Homes for unwed mothers

January 11, 1995|By Mona Charen

BEFORE THE ELECTION of 1994, there was, in Washington, something called "welfare reform." That debate, sterile and familiar, featured Democrats recommending more spending on job training and day care -- indeed, Democrats were often heard to say that good reform would actually cost more than the current system -- and Republicans offering alternatives that stressed work requirements.

But that debate is history now. No one is seriously talking about job training as the solution to the culture of dependency. Exit-poll data help explain why. When voters were asked to choose between two descriptions of the current welfare system, only 12 percent said the system "changes things for the better by helping people who are unable to support themselves." Seventy-five percent agreed instead that the system "changes things for the worse by making able-bodied people too dependent on government aid." Sixty-five percent of whites and 61 percent of blacks think "most people who receive welfare payments are taking advantage of the system," and 55 percent of whites and 40 percent of blacks think tax money now being spent on welfare should be either reduced or ended.

With Republicans controlling Congress (if not yet fully in charge in Washington), the welfare reform debate has assumed new contours. For one thing, there is no agreement that nationwide reform should be designed and implemented from Washington. A strong tide is running in favor of returning discretion in these matters to the states. Charles Murray, author of "The Bell Curve," has suggested that one state (preferably an ethnically homogenous, small state) ought to experiment with eliminating Aid to Families with Dependent Children benefits to unmarried mothers altogether.

Even among those who are thinking in terms of new federal guidelines, there is more than one view of how to reform the system. But the discussion is now informed by the ideas of Gertrude Himmelfarb, William Bennett, Marvin Olasky, Karl Zinsmeister, Myron Magnet and others -- thinkers who stress that the welfare mess is not primarily an economic problem but a moral and philosophical one.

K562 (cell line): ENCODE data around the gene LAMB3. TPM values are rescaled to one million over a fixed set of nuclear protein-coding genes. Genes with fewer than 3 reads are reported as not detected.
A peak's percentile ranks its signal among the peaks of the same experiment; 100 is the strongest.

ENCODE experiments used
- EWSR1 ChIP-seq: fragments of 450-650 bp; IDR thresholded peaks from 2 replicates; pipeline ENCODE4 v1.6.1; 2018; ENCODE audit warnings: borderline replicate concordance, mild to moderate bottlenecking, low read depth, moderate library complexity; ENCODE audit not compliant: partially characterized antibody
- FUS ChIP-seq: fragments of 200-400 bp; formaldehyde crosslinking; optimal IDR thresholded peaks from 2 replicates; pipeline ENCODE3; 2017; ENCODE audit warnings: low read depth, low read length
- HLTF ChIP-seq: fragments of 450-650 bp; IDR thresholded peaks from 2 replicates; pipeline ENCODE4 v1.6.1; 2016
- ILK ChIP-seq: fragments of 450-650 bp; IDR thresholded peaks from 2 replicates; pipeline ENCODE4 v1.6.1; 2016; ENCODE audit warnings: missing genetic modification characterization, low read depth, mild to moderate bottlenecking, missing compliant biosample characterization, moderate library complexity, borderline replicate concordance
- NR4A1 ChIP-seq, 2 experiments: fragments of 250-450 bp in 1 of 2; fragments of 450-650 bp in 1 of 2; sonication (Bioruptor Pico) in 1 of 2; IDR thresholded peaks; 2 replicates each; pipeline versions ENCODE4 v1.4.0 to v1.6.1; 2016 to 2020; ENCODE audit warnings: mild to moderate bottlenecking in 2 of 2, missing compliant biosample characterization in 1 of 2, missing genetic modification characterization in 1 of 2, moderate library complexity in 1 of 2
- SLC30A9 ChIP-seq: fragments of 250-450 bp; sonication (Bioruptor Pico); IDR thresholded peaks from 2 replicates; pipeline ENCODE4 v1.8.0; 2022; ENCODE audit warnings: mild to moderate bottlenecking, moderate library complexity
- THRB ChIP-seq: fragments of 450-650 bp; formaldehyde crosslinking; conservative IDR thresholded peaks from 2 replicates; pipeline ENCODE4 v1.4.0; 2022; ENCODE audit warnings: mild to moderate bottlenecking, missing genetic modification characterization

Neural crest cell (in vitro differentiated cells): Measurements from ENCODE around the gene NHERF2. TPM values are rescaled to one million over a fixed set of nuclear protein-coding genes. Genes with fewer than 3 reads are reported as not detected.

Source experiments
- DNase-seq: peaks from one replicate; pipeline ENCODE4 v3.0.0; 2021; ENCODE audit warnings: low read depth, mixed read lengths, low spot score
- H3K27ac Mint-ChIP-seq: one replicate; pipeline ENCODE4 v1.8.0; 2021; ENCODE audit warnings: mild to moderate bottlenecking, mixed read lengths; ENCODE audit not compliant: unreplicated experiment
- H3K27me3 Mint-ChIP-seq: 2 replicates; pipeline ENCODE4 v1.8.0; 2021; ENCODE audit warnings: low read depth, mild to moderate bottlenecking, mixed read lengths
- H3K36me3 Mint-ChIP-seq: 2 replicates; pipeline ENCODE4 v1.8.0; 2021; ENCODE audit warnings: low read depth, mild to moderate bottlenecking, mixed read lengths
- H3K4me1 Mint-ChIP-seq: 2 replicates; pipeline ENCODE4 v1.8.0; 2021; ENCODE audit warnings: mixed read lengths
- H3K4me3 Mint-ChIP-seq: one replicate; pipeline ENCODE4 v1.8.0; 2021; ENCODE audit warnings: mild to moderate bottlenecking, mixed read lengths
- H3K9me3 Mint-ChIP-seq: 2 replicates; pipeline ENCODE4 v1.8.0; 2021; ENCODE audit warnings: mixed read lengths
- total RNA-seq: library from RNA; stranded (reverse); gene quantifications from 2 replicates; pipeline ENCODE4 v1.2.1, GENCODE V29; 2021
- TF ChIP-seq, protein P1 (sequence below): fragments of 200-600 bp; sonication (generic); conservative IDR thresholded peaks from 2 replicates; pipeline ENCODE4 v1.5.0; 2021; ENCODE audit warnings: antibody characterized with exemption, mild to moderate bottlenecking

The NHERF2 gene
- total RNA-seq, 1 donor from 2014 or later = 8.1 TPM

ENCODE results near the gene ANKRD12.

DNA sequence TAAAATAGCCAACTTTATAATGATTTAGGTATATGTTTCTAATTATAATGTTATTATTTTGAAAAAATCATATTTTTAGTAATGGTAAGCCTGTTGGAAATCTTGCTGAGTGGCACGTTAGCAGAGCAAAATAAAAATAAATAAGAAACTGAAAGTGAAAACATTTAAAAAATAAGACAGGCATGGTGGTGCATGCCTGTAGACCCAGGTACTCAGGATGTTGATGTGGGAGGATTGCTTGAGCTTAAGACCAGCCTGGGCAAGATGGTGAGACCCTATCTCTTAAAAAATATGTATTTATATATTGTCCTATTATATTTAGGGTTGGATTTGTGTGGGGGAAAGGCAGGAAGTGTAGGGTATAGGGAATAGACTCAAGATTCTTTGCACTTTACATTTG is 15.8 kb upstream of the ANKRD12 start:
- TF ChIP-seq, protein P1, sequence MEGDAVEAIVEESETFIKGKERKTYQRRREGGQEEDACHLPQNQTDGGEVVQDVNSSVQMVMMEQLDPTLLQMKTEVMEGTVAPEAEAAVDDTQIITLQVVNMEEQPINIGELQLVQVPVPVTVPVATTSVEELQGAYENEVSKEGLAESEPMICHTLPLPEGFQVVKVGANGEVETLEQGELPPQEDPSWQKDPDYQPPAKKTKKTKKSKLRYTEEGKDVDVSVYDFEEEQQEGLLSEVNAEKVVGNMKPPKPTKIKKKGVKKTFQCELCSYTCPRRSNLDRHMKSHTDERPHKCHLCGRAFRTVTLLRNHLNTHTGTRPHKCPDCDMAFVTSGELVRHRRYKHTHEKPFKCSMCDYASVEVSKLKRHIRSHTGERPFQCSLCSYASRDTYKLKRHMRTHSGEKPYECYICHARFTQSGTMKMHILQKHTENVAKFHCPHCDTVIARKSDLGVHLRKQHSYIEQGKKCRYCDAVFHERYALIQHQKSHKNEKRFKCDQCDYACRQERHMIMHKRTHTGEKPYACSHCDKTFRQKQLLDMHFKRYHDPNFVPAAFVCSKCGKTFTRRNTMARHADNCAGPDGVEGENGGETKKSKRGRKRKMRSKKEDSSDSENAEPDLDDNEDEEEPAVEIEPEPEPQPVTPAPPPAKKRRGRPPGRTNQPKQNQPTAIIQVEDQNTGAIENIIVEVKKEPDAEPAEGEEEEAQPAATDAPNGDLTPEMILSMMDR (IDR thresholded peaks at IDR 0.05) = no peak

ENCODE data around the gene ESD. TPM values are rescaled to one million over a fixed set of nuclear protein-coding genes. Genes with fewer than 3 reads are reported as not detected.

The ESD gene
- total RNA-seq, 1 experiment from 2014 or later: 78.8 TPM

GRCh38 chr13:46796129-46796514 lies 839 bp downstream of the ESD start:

Writing in the current issue of The American Enterprise, George Liebman surveys the world of maternity homes, past and present, and provides a glimpse of the kind of moral order that once kept illegitimacy down to 4 percent of births.

Before about 1915, there was no government aid of any kind for unwed mothers. They were forced to call upon their families, churches and local charities. Women who found themselves with what is now styled a "crisis pregnancy" took advantage of an extensive network of maternity homes.

A few things were notable about those homes. For one thing, they did not provide what every modern social worker seems to strive for, namely, a non-judgmental environment. To the contrary, these homes, run mostly by religious groups, provided kind but firm guidance to the women in their charge. Pregnant women were provided with good nutrition, medical services, lessons in child care and adoption assistance. They were also encouraged, through religious instruction, to avoid producing any more fatherless babies. The Crittenden Homes, located around the country, strove for "conversions" among unwed mothers.

Mr. Liebman urges that today too, unwed mothers, as a class, "should be seen as persons peculiarly in need of supervision, education, discipline and reform, and not as appropriate beneficiaries of unconditional cash payments." Group homes should be the only locus of government aid, he suggests. They will not succeed as an add-on to a system of direct payments.

In a group setting, mothers, particularly very young ones, can be counseled about the benefits of adoption. All can be educated about nutrition, infant development and proper care taking. And few will be able to get away with child abuse.

It is an idea that would go some way toward restoring a lost sense of moral order -- that women who produce illegitimate babies are not within their "rights," they are committing a terrible wrong, and the community must do everything possible to improve the life chances of the child, while discouraging the mother from repeating her mistake.

Mona Charen is a syndicated columnist.

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